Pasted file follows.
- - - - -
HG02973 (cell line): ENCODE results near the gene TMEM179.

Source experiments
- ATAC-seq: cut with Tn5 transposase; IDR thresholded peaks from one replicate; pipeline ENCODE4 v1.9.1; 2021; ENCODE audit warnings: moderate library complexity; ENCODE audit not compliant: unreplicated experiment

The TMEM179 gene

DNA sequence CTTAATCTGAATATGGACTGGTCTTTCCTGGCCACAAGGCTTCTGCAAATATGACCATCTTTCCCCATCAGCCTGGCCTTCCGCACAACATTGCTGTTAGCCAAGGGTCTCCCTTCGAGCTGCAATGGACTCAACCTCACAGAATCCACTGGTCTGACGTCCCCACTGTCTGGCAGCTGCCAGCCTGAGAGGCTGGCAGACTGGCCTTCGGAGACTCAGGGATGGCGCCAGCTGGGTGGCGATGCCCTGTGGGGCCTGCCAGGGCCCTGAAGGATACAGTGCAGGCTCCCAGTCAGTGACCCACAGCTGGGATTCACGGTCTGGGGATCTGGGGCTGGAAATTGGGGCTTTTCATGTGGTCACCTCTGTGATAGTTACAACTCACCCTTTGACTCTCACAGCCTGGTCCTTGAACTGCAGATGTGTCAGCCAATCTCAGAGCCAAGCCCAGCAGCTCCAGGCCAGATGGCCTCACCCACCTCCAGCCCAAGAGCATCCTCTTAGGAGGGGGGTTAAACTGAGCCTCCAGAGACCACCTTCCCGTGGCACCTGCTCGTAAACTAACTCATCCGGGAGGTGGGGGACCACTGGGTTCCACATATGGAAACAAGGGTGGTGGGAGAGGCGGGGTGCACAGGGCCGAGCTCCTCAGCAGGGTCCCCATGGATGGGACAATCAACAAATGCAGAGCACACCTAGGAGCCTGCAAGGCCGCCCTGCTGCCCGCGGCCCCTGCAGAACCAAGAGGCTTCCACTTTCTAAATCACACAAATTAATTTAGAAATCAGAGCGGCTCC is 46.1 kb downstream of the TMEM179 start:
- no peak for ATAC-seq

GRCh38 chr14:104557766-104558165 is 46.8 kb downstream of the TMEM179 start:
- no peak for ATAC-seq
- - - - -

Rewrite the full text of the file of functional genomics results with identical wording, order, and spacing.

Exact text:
HG02973 (cell line): ENCODE results near the gene TMEM179.

Source experiments
- ATAC-seq: cut with Tn5 transposase; IDR thresholded peaks from one replicate; pipeline ENCODE4 v1.9.1; 2021; ENCODE audit warnings: moderate library complexity; ENCODE audit not compliant: unreplicated experiment

The TMEM179 gene

DNA sequence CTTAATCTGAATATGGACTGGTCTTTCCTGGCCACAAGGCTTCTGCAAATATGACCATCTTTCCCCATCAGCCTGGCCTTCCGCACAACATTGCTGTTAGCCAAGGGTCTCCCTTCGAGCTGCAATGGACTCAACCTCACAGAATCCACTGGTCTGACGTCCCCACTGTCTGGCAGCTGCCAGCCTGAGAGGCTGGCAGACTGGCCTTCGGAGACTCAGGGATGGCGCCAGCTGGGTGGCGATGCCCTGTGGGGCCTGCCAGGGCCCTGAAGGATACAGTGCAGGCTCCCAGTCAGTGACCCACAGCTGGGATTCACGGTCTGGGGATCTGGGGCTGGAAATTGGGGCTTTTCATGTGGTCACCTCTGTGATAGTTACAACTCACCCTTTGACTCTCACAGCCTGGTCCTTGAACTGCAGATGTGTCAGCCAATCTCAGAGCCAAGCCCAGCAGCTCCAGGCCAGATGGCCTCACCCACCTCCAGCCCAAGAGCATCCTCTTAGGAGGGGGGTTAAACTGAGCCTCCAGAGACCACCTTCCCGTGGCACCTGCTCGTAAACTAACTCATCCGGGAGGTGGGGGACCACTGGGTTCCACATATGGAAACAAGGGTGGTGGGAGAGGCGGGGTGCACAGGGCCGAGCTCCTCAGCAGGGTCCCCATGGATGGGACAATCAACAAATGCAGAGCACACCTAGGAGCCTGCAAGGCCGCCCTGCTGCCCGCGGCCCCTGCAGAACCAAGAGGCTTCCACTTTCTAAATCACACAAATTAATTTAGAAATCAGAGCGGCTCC is 46.1 kb downstream of the TMEM179 start:
- no peak for ATAC-seq

GRCh38 chr14:104557766-104558165 is 46.8 kb downstream of the TMEM179 start:
- no peak for ATAC-seq